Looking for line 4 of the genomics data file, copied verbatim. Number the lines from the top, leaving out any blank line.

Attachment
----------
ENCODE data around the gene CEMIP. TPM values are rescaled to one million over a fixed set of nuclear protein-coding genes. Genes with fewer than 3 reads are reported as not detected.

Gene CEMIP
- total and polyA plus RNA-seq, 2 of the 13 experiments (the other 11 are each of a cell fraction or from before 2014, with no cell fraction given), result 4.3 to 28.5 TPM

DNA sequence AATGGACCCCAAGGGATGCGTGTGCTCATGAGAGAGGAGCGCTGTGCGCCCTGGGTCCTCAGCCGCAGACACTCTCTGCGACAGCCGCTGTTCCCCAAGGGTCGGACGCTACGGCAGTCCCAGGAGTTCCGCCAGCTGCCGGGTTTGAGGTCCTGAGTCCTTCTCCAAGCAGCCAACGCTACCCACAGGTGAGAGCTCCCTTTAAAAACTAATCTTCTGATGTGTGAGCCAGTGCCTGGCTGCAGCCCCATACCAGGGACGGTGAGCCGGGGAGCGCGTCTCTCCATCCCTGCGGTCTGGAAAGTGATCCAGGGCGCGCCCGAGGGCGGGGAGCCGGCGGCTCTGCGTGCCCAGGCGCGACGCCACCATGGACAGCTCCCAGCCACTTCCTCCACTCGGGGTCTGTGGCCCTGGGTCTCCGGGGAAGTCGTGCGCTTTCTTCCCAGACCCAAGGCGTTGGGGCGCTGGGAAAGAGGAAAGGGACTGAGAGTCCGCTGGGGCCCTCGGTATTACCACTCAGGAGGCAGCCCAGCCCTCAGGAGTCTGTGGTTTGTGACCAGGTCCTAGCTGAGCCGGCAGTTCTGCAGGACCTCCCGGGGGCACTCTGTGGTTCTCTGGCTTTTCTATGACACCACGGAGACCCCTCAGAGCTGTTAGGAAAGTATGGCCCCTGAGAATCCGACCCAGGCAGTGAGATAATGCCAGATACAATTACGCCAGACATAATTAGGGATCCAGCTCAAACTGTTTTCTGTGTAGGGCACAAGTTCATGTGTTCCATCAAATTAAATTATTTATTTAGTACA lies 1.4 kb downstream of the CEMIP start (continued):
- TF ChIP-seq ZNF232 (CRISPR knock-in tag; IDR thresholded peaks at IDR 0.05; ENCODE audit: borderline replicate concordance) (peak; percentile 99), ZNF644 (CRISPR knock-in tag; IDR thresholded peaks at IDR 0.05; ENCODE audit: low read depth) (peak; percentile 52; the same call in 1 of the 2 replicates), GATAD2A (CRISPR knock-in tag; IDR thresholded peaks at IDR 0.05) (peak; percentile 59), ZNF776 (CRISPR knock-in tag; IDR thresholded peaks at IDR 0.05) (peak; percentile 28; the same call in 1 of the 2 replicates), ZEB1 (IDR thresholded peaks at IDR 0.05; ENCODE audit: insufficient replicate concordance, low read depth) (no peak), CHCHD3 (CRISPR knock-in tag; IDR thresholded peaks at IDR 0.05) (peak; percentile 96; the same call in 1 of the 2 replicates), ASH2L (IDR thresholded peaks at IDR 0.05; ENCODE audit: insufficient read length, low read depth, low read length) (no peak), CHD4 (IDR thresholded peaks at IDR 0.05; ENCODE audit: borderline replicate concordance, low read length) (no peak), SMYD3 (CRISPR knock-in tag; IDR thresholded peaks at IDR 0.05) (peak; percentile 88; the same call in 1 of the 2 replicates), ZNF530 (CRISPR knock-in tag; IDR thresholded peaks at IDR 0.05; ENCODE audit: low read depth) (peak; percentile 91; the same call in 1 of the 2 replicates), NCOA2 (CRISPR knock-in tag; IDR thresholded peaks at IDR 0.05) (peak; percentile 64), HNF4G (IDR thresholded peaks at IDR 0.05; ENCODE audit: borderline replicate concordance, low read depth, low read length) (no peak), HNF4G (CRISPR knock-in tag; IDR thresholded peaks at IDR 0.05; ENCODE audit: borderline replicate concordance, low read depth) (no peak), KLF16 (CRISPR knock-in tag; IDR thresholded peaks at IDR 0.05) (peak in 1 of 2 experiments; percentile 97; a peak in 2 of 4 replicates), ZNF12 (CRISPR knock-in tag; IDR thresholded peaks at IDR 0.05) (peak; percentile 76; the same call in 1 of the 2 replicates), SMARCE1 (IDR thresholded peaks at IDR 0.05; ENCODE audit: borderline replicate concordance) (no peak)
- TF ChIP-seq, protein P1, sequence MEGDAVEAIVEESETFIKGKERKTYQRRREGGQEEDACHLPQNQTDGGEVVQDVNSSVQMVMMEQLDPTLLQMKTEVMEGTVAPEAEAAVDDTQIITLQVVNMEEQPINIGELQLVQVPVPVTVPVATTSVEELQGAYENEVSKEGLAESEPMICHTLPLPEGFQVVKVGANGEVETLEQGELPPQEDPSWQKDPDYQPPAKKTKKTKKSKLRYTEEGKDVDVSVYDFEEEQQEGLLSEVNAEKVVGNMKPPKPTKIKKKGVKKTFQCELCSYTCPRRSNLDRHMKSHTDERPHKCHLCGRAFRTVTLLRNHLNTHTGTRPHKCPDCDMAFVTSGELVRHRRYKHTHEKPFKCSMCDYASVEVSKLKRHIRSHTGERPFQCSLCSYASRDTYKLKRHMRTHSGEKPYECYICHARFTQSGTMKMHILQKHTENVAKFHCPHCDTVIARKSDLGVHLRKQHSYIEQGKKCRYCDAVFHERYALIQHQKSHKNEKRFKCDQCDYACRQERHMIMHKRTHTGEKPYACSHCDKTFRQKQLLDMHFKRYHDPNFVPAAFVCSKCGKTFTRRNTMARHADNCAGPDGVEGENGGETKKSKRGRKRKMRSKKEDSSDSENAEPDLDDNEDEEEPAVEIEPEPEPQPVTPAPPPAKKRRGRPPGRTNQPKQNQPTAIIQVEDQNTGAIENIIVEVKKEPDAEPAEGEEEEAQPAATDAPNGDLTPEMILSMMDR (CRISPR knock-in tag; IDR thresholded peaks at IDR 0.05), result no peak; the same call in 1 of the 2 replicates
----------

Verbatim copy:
DNA sequence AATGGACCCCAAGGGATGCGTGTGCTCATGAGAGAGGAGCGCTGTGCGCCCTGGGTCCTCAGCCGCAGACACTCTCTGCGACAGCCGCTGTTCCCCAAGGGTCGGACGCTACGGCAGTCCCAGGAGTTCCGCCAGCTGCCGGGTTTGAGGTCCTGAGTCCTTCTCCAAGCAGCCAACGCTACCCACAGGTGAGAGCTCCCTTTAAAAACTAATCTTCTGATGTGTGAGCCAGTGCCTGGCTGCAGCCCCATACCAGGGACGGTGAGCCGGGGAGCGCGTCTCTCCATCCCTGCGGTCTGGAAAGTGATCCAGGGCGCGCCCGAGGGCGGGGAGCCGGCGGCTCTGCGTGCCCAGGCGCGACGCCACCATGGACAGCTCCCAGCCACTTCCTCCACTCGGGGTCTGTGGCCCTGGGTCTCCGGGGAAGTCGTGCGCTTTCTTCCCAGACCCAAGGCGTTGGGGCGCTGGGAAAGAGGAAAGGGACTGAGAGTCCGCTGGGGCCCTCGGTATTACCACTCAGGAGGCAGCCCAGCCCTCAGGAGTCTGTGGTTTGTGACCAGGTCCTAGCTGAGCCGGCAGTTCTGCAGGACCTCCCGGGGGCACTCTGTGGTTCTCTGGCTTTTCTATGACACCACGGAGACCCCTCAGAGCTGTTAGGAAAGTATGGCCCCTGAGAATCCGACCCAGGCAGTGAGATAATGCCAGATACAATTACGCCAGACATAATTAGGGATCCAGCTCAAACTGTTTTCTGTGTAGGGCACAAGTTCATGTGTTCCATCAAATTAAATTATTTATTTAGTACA lies 1.4 kb downstream of the CEMIP start (continued):